When Jesus sent his apostles into the world, he did not commission them to “make Bible experts of all nations, and teach them every fact about me.” Rather, he sent them out to “make disciples of all nations, and teach them to obey everything I have commanded you.” (Mat. 28:19-20) We are disciples of Jesus. That means: learners. Our faith does not begin by knowing enough facts, but by a willingness to learn. In the Bible, people are never accepted into the church because they know certain things, but because they are committed to Jesus Christ, as he is revealed in the gospel. When you make profession of faith in a Reformed church, you are not asked: “Do you know the Bible completely?” But: “Do you acknowledge that the doctrine of the Old and New Testament is the complete doctrine of salvation?”
Because to be a Christian does not mean that you are a Bible expert. It means that you listen and receive, that you believe in and commit to the God who speaks to you in the pages of the Bible, and especially in his Son, Jesus Christ.
Knowing the way of salvation
When q&a 22 asks what we must believe, it says: “All that is promised us in the gospel.” This shows an important emphasis in what we should learn and study and know as Christians. What we especially want to know is the gospel, the good news of our salvation. You can read the Bible cover to cover, you can study all kinds of theology, but what matters is that you see Jesus Christ and his saving work. The Apostle Paul makes this point powerfully when he said: “I resolved to know nothing except Jesus Christ and him crucified.” (1 Cor. 2:2) Of course, there is much more you could know. But the one thing that is most important to know and to believe is that Jesus was crucified so that we may live.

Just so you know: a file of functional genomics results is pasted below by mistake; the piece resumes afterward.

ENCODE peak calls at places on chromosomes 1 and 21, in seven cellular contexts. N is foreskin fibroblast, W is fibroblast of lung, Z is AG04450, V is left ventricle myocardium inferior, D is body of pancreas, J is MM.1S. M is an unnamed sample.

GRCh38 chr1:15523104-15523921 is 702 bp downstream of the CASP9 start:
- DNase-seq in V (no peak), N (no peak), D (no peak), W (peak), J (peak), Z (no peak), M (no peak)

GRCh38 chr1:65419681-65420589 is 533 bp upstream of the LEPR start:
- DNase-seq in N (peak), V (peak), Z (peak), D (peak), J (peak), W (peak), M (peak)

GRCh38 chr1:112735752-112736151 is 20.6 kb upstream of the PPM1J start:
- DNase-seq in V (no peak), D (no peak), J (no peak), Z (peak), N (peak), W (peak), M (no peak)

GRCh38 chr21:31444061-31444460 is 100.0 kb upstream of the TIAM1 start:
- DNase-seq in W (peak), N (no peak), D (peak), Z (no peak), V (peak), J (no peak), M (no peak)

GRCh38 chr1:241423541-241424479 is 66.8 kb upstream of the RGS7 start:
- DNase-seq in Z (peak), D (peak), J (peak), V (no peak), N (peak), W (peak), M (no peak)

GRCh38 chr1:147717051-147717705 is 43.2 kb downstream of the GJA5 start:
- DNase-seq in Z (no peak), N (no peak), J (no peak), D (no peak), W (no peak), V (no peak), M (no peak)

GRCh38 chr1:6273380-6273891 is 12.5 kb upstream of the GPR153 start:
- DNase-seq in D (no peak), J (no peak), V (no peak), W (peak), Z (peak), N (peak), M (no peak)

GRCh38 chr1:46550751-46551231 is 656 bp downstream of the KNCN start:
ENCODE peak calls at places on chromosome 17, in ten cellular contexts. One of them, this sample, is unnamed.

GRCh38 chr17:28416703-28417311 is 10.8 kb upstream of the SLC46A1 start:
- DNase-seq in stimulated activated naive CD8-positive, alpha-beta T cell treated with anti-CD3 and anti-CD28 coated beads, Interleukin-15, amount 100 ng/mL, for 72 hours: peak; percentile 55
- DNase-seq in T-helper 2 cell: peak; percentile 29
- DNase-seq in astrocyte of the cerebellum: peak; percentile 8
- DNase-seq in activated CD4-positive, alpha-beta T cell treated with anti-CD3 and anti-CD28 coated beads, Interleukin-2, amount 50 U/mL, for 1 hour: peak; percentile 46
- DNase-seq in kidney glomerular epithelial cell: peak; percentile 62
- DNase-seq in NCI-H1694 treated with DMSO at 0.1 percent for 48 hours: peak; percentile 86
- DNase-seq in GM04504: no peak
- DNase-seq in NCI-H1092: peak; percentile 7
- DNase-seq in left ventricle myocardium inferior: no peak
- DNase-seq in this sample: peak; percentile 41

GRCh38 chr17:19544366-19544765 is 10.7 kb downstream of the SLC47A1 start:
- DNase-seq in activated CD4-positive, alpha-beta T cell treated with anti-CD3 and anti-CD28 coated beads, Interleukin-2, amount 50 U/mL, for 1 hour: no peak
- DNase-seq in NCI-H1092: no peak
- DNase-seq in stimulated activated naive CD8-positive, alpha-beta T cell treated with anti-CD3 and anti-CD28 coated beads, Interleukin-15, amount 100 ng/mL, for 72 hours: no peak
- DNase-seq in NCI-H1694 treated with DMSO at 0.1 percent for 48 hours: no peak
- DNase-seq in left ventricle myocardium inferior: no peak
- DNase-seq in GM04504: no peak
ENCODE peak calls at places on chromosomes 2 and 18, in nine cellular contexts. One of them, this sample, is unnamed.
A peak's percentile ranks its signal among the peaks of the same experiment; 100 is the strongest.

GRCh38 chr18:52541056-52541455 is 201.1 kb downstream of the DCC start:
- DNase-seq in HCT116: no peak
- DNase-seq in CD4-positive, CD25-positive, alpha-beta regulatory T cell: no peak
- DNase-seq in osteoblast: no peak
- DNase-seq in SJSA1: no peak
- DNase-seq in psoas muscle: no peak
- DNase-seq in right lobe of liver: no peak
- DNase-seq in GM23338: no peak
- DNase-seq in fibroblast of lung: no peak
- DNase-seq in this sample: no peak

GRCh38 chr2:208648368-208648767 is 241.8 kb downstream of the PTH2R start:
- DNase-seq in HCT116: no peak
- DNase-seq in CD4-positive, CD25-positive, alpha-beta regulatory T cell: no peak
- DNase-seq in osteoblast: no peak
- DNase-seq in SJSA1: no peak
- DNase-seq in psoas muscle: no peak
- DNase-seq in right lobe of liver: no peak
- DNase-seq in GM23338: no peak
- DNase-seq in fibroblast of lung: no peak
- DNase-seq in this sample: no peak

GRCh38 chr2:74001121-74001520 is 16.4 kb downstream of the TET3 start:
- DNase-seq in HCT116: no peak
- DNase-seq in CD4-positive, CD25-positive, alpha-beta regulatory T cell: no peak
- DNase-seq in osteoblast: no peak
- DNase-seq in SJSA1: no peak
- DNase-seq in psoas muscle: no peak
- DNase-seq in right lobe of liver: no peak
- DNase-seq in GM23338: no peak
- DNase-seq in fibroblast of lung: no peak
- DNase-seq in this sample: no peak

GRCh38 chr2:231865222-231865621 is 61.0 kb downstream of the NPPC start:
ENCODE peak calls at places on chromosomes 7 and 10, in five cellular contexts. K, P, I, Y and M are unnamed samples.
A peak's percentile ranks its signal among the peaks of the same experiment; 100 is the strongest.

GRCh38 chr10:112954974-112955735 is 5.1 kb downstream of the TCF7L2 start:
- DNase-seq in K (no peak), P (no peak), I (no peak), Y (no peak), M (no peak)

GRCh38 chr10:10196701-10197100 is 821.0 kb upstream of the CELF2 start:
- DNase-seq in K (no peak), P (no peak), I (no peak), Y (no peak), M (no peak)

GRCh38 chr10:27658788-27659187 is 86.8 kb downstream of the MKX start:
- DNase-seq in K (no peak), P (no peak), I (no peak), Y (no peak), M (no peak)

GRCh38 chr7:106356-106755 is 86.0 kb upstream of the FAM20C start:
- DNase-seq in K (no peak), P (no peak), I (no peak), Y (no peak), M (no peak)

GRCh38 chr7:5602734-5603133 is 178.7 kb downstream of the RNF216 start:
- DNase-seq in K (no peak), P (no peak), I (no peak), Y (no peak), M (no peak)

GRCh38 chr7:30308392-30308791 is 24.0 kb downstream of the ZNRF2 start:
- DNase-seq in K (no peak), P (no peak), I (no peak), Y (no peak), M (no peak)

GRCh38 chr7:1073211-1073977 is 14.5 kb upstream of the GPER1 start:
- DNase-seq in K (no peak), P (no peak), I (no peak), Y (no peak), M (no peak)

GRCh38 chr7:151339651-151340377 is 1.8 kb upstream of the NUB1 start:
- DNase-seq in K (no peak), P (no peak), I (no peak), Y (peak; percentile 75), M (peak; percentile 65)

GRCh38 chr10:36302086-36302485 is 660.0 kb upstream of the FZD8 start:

Note also that the catechism uses the word “promised”. Not just: everything we are told in the gospel; but: everything promised in the gospel. Promised to us. The Bible is not just a book about God, but a message directed at us, a treasure offered to us. While we should hold for true everything the Bible teaches, the most important thing is that we receive what it gives to us personally. When Jesus says: “Come to me, all who labour and are heavy laden, and I will give you rest,” (Mat. 11:28), true faith does not just say: “Yes, I believe that Jesus came to give rest to people who are burdened down,” but true faith comes to Jesus: Lord, yes, I am that burdened person, and I long for your rest, give it to me!
As believers in Jesus Christ, we are not so much interested in general knowledge, but in personal, relevant knowledge that brings us to our Saviour and changes our lives. Bible studies and sermons should always aim at that: no dry analysis of what the text means, but living discovery of what it promises to you and how it affects your life.